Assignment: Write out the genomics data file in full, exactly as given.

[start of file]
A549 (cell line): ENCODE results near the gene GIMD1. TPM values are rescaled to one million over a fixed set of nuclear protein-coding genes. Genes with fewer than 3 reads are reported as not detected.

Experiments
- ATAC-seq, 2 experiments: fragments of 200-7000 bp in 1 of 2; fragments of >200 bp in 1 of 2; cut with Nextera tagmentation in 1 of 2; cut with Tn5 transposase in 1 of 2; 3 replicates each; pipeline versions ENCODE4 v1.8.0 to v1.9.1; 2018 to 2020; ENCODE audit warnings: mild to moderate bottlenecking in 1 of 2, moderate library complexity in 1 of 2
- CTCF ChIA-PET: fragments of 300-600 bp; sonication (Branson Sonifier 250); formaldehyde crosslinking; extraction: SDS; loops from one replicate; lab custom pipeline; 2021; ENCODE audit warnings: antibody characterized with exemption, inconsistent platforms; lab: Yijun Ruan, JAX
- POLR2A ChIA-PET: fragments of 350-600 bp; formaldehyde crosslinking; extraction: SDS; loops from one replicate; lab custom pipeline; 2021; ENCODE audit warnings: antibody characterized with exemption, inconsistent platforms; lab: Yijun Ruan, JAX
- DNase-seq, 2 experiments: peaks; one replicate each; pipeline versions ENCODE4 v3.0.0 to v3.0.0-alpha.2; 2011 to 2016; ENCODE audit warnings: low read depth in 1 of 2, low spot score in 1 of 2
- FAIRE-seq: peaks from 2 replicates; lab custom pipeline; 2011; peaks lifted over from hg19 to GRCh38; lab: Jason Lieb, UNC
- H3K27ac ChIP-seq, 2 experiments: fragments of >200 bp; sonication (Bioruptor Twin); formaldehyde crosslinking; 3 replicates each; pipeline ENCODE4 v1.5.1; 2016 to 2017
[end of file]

A549 (cell line): ENCODE results near the gene GIMD1. TPM values are rescaled to one million over a fixed set of nuclear protein-coding genes. Genes with fewer than 3 reads are reported as not detected.

Experiments
- ATAC-seq, 2 experiments: fragments of 200-7000 bp in 1 of 2; fragments of >200 bp in 1 of 2; cut with Nextera tagmentation in 1 of 2; cut with Tn5 transposase in 1 of 2; 3 replicates each; pipeline versions ENCODE4 v1.8.0 to v1.9.1; 2018 to 2020; ENCODE audit warnings: mild to moderate bottlenecking in 1 of 2, moderate library complexity in 1 of 2
- CTCF ChIA-PET: fragments of 300-600 bp; sonication (Branson Sonifier 250); formaldehyde crosslinking; extraction: SDS; loops from one replicate; lab custom pipeline; 2021; ENCODE audit warnings: antibody characterized with exemption, inconsistent platforms; lab: Yijun Ruan, JAX
- POLR2A ChIA-PET: fragments of 350-600 bp; formaldehyde crosslinking; extraction: SDS; loops from one replicate; lab custom pipeline; 2021; ENCODE audit warnings: antibody characterized with exemption, inconsistent platforms; lab: Yijun Ruan, JAX
- DNase-seq, 2 experiments: peaks; one replicate each; pipeline versions ENCODE4 v3.0.0 to v3.0.0-alpha.2; 2011 to 2016; ENCODE audit warnings: low read depth in 1 of 2, low spot score in 1 of 2
- FAIRE-seq: peaks from 2 replicates; lab custom pipeline; 2011; peaks lifted over from hg19 to GRCh38; lab: Jason Lieb, UNC
- H3K27ac ChIP-seq, 2 experiments: fragments of >200 bp; sonication (Bioruptor Twin); formaldehyde crosslinking; 3 replicates each; pipeline ENCODE4 v1.5.1; 2016 to 2017